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Ghislaine Maxwell’s Old Uni Friends Reveal What She Was Like As ‘Queen Bee’ At Oxford

Jess Hardiman

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Ghislaine Maxwell’s Old Uni Friends Reveal What She Was Like As ‘Queen Bee’ At Oxford

Featured Image Credit: Shutterstock/Alamy

Former acquaintances of Ghislaine Maxwell have revealed what life was like when they were at Oxford University with the socialite, remembering in a new documentary how she became ‘Queen Bee’ of a scene filled with drugs, alcohol and money. Watch the trailer for the documentary here: 

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In Ghislaine Maxwell: The Making of a Monster, we are given ‘unique insight into who Ghislaine really is’, including flashbacks to what life had been like before she became a convicted sex offender. 

Even before arriving at Oxford's Balliol College in the 1980s, she’d been ‘very self-assured' - despite initially struggling with her grades, having called upon Michael Crick - the President of the Oxford Union – to help her. 

Now-journalist Crick, who had tutored on the side to ‘make ends meet’, recalled: “One of my tutees was Ghislaine Maxwell. She’d been at Marlborough, one of our top private schools in this country.

"She hadn’t done as well in her A Levels as she should have done, and that’s where I came in. 

Ghislaine Maxwell in 1985. Credit: Alamy
Ghislaine Maxwell in 1985. Credit: Alamy

“Ghislaine would sit there on the corner of the desk – there was I, I was 21, she was 17. And she knew she was good looking and was very self-assured. She was incredibly bright, she’d pick things up very, very quickly, but the problem was she just didn’t do enough work. 

“I vividly remember her showing me one essay that was just two-thirds of one side of paper, and I was expecting sort of seven or eight pages. She’d probably written it in 10 minutes on the bus.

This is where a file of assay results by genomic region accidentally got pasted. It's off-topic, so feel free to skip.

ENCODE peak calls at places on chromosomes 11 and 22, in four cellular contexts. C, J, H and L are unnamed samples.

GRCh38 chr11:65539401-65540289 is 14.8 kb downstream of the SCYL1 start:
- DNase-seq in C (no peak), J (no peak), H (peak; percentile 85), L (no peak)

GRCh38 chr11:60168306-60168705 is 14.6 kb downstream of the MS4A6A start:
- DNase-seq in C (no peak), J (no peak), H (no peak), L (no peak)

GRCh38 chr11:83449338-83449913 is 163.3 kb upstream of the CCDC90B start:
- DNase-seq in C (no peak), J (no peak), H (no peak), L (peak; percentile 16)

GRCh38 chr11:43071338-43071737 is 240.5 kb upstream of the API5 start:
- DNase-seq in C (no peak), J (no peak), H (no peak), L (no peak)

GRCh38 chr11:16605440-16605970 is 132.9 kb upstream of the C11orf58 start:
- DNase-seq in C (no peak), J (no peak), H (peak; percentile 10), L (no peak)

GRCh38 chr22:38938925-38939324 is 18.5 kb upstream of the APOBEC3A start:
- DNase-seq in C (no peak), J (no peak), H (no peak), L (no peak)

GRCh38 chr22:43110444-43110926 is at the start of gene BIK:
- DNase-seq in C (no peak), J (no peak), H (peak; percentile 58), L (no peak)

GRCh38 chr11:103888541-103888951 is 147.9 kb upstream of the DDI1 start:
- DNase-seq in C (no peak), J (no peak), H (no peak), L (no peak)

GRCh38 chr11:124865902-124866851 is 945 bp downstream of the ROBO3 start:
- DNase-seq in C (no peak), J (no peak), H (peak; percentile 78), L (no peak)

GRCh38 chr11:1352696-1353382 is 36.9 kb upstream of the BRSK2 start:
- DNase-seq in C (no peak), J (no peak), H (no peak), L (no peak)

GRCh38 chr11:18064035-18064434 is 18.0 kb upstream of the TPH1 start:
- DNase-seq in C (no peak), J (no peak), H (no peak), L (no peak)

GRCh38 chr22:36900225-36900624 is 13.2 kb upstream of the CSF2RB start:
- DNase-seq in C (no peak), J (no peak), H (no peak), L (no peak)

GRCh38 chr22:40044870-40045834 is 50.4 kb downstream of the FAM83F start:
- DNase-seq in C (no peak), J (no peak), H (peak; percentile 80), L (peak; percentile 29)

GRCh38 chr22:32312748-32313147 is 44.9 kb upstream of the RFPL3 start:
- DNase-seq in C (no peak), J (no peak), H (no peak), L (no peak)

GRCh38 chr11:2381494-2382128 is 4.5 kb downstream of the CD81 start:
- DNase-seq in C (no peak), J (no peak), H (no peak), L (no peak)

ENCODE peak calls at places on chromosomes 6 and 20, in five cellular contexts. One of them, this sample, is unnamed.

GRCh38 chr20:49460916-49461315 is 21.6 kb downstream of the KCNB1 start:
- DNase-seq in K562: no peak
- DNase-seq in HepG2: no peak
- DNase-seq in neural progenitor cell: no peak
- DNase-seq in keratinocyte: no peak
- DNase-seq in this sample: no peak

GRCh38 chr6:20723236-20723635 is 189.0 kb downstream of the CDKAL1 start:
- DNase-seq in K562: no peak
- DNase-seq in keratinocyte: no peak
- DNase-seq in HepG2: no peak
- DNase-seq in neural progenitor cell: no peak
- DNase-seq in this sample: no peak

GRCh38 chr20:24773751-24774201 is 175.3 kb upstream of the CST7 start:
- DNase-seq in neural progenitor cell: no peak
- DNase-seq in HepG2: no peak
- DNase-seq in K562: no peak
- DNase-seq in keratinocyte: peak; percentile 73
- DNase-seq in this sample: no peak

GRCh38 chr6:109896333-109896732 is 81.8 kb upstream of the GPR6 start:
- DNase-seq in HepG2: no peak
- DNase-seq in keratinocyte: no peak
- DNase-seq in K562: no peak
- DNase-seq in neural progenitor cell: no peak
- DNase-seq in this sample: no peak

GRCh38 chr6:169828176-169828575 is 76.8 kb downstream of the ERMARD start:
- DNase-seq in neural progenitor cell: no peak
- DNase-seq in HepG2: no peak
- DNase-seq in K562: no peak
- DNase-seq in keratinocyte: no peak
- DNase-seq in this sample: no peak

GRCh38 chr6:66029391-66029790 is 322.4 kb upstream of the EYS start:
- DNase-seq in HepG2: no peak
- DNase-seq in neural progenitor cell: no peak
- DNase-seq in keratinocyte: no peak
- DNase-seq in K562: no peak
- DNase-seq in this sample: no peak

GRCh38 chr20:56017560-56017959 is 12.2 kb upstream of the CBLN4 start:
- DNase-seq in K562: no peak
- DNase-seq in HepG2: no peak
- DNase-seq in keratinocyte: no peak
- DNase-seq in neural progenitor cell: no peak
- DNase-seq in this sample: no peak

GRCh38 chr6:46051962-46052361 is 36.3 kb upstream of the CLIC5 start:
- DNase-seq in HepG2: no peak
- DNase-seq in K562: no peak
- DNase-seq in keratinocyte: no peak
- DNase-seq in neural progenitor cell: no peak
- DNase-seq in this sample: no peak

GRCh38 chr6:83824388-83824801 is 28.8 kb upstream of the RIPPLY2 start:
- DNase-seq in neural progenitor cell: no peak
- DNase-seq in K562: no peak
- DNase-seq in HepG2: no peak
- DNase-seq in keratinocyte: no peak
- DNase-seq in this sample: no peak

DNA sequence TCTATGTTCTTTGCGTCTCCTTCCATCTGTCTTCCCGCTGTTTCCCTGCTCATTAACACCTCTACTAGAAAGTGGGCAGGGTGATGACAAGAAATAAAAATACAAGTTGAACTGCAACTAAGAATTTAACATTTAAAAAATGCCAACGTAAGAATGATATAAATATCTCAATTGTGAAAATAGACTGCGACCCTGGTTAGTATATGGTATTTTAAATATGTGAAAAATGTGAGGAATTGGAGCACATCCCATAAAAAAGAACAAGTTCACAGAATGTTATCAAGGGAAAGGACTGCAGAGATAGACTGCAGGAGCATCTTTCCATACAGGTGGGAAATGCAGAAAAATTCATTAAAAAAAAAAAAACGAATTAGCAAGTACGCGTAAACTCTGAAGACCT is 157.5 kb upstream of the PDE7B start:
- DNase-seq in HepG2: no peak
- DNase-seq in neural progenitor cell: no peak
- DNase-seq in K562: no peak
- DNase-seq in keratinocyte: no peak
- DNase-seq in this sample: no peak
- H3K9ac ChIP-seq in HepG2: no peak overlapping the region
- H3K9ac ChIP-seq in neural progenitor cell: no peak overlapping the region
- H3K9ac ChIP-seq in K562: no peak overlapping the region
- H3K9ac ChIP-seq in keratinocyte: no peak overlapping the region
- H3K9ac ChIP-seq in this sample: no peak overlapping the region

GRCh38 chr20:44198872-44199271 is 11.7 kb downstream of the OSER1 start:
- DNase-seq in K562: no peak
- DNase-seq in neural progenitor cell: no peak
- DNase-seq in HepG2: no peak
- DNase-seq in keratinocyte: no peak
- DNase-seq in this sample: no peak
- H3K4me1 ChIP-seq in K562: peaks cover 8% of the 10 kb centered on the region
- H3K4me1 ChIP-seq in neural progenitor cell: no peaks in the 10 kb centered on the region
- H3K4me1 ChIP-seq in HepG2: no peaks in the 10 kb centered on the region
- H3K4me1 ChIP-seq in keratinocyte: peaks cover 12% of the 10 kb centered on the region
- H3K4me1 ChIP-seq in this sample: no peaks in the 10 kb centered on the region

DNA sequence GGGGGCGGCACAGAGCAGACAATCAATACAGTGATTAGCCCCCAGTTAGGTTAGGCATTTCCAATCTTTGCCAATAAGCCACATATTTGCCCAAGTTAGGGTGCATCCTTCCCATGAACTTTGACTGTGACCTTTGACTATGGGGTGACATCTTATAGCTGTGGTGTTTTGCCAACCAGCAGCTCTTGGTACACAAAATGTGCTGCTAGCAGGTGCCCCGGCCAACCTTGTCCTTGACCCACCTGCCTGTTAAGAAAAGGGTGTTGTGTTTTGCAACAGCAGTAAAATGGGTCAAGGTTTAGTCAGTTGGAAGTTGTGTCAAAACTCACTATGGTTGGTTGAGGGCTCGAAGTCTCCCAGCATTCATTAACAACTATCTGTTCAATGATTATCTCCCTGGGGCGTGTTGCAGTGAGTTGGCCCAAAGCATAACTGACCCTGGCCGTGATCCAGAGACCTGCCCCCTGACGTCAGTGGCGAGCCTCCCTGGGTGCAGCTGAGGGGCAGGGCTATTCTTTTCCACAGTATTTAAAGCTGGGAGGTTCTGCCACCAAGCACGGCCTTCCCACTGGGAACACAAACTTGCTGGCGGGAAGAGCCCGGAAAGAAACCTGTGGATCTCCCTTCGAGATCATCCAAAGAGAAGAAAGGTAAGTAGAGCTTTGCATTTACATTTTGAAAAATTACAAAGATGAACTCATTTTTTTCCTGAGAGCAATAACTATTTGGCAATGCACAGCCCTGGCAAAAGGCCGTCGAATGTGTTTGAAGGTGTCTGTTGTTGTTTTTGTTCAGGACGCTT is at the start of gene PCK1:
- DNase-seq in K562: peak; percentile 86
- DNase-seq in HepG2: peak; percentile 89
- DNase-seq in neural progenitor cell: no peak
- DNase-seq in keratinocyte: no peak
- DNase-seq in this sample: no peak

“There was a lot of pressure on her to succeed, particularly as her father Robert Maxwell, he’d actually given money to Balliol back in the 1960s.” 

The documentary goes on to explore what Maxwell had been like when she arrived at Oxford, with friends remembering a ‘confident’ figure who would command the room. 

Ghislaine Maxwell when she was younger. Credit: Channel 4
Ghislaine Maxwell when she was younger. Credit: Channel 4

University friend Anne McElvoy said: “When I arrived at Oxford, she was a very well-known name – the name Maxwell was huge in those days because of her father Robert. 

“But she was also very rapidly, I think, established as a person in her own right. She was in the glossy magazines, she was in the newspapers. I think there was always something fascinating about Ghislaine – what is this person like? What is it like to be that famous?” 

McElvoy, who is now a journalist, added: “The Oxford of that time was very marked, still, by distinctions between class and birth and money. 

Still of Ghislaine Maxwell from BBC documentary House of Maxwell. Credit: BBC
Still of Ghislaine Maxwell from BBC documentary House of Maxwell. Credit: BBC

“I don’t think she was entirely seen as of that top drawer – families who’d been there for many generations.” 

McElvoy said Maxwell was ‘ambitious’, and had been desperate to ‘make her mark’ - even though she was already part of the ‘glossy posse’. 

“One good thing about her not being entirely from that world within the English class system was that I think she was very easy at talking to people,” she continued.